Fortunately, I still use an old silver-face Kenwood KA-8100 made in the late seventies, with a pair of Infinity floor-standing speakers. The Kenwood is in need of a tune up, though (scratchy pots...).

In regards to newer records that have surely been mixed digitally, I'm not that worried about it. Though they are not purely analog, it seems that the limitations of analog mediums can be beneficial regardless of the source material.

I often prefer the sound of mp3s such as the ones on this site after I have transferred them to a cassette tape for use in my car. I like how it trims the highs so they aren't so piercing. It also kind of glues the track together not unlike a subtle compressor. Much of this can easily be accomplished in the digital realm.

But there is one thing PCM cannot do right now. Analog is unpredictable. Every time you listen to tape or vinyl the sound is different. It has to be because the medium is physically tampered with each play. This continual transformation gives you a more lifelike experience with your music. While in digital, you hold the information. With physical mediums, you hold the music.

So for me, I like having digital masters and mixing because it is important to have an original recording that won't deteriorate. Then if you're a fan of the artifacts introduced by tape or vinyl, transfer it there at the end. If you want crystal clear sound, stick with the digital version.

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Yea, analog formats are pretty volatile. You gotta take good care of your records. That's a really cool amp, by the way. I'm with skrupnyuk. I feel like hunting down a nice record player now. Been meaning to since I got a few albums as gifts (Foo Fighters' One By One, Master of Puppets (old record, not a remaster) and Thriller, of course, printed in 1990.)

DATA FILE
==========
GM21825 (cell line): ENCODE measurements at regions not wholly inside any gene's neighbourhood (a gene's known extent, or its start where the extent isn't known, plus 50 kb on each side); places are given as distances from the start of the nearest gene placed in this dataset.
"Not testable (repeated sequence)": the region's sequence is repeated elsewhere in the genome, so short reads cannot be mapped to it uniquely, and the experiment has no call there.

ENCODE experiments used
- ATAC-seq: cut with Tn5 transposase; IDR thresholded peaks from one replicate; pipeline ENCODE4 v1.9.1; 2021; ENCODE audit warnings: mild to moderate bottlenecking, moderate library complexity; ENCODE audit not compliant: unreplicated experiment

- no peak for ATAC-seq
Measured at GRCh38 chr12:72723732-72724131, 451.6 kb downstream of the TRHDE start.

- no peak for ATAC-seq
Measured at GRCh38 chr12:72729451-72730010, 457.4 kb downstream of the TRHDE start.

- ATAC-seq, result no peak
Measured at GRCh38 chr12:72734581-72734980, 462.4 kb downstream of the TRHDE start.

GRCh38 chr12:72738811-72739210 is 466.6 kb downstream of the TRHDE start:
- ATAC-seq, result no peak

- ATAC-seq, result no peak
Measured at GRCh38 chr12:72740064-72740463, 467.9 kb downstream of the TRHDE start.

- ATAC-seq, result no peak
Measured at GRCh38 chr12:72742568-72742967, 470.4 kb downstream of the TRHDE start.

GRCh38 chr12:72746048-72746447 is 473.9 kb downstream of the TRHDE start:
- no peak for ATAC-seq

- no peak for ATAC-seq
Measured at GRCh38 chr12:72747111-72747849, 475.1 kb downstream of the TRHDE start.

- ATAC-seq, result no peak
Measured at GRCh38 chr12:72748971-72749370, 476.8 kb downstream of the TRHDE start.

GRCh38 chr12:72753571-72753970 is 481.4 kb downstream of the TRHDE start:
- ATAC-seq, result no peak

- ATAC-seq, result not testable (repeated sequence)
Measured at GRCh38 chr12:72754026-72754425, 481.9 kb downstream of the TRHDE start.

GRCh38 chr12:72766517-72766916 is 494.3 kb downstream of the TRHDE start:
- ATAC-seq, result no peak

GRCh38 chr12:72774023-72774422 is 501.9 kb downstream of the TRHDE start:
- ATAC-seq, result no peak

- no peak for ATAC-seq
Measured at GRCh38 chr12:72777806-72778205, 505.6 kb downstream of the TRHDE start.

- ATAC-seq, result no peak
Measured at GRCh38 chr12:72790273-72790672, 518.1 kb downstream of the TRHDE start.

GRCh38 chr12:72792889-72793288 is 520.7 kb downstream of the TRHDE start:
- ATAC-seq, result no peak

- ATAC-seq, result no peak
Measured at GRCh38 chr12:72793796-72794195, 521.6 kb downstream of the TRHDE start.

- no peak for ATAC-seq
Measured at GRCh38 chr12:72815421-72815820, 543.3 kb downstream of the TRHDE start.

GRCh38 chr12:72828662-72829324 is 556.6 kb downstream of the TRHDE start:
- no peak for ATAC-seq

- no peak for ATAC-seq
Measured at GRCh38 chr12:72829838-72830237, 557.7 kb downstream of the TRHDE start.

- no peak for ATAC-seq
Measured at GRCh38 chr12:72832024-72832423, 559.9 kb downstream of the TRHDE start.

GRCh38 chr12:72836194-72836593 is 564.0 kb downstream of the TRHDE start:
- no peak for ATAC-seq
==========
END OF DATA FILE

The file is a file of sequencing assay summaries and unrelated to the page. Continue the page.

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I've yet to see any concrete, scientific evidence that vinyl has inherently better sound qualities than digital formats. It all comes across as romanticised superstition to me. If you truly cared about sound quality you'd probably be able to see past that. But I guess some audiphiles are also rather good at tricking themselves.

There are a million essays on this, but basically a digital format like CD cuts off all sound past a certain frequency due to some arbitrary sound limitations imposed by post-analog audio equipment companies. Human ears supposedly can't hear past a certain frequency so why include it?

But an analog format such as vinyl doesn't have these cutoffs, so you are hearing the full recording, including inaudible frequencies that might have more of an effect on the sound than some people thing.

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There are a million essays on this, but basically a digital format like CD cuts off all sound past a certain frequency due to some arbitrary sound limitations imposed by post-analog audio equipment companies. Human ears supposedly can't hear past a certain frequency so why include it?

But an analog format such as vinyl doesn't have these cutoffs, so you are hearing the full recording, including inaudible frequencies that might have more of an effect on the sound than some people thing.

Digital audio has the highs cut off at half the sampling rate. About 22 Khz in the case of CD audio. Analog mediums have their own frequency limitations, though. For example, cassette tape cuts off at about 16Khz. Reel-to-reel, which most analog recordings were mixed and recorded on also has limitations in frequency spectrum depending on the deck and tape, but in most cases it didn't spread exceptionally far into supersonics.

Vinyl was copied off of these tapes, so it wouldn't have a better response unless its source had a better response. Most needles can't pick up substantial quality sound in the supersonics anyways because of the physical limitations of the components. I'm not sure what the limitations in the pressing process are, though. So perhaps with exceptionally high end playback equipment, one could get supersonics off of a vinyl record if the origianl source had supersonics.

DVD Audio and Super Audio CDs can recreate sounds very far into the supersonic range even above 50Khz. So digital can give a much wider frequency response than analog. I've found that it is the imperfections and artifacts from analog mediums that make them more pleasing to the ears.